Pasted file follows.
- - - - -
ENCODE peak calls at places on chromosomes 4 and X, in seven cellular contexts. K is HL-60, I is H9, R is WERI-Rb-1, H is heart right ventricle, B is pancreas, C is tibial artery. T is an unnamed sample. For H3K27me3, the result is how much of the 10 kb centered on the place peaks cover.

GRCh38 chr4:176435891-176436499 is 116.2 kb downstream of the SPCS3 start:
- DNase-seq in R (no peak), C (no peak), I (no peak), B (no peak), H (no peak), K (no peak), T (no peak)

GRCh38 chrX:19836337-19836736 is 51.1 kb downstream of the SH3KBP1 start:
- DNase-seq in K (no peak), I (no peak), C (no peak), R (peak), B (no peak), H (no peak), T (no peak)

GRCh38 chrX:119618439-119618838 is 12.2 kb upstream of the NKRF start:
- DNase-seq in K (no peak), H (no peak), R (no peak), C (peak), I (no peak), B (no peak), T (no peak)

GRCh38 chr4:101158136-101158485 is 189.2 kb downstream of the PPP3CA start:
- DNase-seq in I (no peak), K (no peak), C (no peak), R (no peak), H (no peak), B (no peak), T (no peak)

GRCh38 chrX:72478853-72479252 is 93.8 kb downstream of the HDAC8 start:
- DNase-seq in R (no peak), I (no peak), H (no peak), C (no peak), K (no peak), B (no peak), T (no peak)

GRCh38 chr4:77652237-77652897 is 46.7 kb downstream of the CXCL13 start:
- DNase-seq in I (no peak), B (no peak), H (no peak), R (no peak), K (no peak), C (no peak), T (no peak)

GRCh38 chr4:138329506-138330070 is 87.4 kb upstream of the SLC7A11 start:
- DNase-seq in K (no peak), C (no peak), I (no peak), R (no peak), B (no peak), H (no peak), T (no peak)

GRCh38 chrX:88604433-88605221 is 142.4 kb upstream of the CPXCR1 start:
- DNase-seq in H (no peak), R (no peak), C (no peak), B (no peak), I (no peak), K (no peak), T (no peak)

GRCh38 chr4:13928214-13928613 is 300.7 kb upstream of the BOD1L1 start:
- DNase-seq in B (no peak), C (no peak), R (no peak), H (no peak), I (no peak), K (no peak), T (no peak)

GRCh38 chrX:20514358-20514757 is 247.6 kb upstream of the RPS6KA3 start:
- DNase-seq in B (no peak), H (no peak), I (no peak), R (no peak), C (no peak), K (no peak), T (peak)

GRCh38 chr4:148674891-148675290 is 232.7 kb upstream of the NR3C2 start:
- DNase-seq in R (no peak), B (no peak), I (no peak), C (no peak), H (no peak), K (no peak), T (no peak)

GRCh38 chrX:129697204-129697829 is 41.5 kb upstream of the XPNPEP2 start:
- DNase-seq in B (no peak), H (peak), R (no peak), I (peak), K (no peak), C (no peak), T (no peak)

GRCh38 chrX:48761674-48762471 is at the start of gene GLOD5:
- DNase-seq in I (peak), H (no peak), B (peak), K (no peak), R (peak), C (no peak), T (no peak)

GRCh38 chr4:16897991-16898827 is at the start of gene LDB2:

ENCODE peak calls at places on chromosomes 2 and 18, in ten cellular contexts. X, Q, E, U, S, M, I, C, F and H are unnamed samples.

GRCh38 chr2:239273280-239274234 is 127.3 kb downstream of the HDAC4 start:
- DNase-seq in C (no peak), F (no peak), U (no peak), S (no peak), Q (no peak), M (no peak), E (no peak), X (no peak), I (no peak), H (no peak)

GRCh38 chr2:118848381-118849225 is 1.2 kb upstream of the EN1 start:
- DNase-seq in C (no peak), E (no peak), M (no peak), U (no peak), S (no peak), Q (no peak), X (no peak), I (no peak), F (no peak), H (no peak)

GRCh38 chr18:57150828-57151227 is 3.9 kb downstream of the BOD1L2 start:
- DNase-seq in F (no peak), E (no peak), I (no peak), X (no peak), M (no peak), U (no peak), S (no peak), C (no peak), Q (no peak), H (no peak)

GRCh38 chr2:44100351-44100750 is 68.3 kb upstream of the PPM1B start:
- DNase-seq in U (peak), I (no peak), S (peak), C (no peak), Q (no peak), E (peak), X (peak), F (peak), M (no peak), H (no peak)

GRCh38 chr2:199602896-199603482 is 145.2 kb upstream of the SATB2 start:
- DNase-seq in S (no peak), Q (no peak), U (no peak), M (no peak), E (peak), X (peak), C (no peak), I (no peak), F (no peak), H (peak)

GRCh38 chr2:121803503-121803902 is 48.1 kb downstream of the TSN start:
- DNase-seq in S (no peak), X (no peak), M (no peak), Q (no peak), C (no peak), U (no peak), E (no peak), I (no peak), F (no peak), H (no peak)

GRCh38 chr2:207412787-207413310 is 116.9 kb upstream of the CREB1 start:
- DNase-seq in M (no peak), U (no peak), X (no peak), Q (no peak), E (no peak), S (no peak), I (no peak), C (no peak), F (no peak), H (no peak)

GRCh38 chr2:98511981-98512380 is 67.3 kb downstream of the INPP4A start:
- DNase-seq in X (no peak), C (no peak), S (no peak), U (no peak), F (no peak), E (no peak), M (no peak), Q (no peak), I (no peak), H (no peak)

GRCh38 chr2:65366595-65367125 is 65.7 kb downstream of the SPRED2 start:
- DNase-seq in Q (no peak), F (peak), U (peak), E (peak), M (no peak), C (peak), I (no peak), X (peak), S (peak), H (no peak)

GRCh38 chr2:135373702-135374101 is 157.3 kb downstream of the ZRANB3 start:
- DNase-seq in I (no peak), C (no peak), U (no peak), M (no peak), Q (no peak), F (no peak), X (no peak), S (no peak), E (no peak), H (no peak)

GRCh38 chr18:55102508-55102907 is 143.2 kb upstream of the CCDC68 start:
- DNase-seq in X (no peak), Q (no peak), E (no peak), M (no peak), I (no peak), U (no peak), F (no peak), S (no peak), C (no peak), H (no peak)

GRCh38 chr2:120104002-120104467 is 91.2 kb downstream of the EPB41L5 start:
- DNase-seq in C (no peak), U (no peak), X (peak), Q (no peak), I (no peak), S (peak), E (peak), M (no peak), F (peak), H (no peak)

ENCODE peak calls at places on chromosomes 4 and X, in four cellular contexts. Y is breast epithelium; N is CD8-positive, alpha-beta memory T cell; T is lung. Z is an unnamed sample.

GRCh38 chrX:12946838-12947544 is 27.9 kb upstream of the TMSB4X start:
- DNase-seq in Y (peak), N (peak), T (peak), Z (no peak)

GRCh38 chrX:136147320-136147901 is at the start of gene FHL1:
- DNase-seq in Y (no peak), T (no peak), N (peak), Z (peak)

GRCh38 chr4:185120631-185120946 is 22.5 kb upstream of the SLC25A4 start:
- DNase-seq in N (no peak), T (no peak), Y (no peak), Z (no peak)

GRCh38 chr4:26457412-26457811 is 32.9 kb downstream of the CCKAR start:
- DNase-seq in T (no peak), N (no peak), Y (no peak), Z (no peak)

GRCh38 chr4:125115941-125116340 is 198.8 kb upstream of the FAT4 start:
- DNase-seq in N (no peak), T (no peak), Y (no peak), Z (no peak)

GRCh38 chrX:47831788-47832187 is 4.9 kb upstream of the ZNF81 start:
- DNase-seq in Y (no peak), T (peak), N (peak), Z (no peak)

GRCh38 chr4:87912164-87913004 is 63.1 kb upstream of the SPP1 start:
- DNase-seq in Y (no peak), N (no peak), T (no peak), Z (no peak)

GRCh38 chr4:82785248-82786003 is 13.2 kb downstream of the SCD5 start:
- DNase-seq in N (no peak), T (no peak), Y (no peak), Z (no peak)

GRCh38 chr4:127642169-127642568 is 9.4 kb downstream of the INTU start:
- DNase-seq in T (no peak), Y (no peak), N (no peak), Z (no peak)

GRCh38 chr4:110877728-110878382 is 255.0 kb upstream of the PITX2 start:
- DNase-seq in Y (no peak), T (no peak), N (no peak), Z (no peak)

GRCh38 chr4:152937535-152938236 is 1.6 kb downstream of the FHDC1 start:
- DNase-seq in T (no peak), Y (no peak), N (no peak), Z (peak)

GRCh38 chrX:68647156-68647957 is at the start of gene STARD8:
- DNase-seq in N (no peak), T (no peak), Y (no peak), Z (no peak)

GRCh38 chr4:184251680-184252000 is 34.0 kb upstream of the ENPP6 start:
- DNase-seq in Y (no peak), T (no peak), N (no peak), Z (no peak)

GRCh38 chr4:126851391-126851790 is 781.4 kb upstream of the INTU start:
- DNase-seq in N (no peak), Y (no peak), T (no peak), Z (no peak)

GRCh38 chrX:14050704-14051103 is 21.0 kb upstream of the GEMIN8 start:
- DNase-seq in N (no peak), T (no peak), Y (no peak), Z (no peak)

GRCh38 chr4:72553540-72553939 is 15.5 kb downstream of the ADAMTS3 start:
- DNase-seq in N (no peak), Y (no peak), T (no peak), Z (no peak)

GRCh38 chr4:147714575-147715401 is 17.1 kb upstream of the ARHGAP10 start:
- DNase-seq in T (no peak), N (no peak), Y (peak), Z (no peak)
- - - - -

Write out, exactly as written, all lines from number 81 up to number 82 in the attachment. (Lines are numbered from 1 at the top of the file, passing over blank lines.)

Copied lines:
GRCh38 chr4:126851391-126851790 is 781.4 kb upstream of the INTU start:
- DNase-seq in N (no peak), Y (no peak), T (no peak), Z (no peak)